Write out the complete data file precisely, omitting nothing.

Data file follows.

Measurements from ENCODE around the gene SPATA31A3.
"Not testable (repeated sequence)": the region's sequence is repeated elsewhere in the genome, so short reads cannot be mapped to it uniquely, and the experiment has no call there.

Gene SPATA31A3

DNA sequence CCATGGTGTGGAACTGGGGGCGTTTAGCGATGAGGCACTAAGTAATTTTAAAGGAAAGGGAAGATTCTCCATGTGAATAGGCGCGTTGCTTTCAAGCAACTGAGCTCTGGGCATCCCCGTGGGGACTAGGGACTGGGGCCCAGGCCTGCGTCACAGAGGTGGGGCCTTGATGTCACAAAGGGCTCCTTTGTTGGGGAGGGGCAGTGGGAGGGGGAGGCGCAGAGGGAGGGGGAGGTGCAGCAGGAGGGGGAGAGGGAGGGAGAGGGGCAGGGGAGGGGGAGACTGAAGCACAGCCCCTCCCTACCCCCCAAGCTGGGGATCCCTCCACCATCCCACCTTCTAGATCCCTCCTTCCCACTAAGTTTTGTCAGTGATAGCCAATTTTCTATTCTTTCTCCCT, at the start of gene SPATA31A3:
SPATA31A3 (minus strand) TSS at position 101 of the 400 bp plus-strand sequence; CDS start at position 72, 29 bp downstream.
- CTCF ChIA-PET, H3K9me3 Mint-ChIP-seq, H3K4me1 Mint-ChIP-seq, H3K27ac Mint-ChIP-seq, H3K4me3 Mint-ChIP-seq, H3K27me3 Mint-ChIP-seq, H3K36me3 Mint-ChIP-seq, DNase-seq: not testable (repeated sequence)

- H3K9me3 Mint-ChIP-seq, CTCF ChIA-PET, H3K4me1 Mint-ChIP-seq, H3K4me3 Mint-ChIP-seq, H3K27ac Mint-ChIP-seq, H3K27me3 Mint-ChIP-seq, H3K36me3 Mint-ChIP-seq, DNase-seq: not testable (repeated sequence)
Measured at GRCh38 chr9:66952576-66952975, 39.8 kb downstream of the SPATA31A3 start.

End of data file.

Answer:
Measurements from ENCODE around the gene SPATA31A3.
"Not testable (repeated sequence)": the region's sequence is repeated elsewhere in the genome, so short reads cannot be mapped to it uniquely, and the experiment has no call there.

Gene SPATA31A3

DNA sequence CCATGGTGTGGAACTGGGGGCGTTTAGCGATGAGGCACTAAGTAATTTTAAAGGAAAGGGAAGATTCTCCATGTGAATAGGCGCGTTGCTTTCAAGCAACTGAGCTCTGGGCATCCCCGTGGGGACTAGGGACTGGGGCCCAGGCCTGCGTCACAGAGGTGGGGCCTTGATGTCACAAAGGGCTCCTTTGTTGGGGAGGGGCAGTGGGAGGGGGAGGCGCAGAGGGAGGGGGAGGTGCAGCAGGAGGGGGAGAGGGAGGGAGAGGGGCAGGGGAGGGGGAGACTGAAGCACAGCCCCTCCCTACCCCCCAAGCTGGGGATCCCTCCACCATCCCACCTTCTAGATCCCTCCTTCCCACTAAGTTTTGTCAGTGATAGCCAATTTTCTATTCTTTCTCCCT, at the start of gene SPATA31A3:
SPATA31A3 (minus strand) TSS at position 101 of the 400 bp plus-strand sequence; CDS start at position 72, 29 bp downstream.
- CTCF ChIA-PET, H3K9me3 Mint-ChIP-seq, H3K4me1 Mint-ChIP-seq, H3K27ac Mint-ChIP-seq, H3K4me3 Mint-ChIP-seq, H3K27me3 Mint-ChIP-seq, H3K36me3 Mint-ChIP-seq, DNase-seq: not testable (repeated sequence)

- H3K9me3 Mint-ChIP-seq, CTCF ChIA-PET, H3K4me1 Mint-ChIP-seq, H3K4me3 Mint-ChIP-seq, H3K27ac Mint-ChIP-seq, H3K27me3 Mint-ChIP-seq, H3K36me3 Mint-ChIP-seq, DNase-seq: not testable (repeated sequence)
Measured at GRCh38 chr9:66952576-66952975, 39.8 kb downstream of the SPATA31A3 start.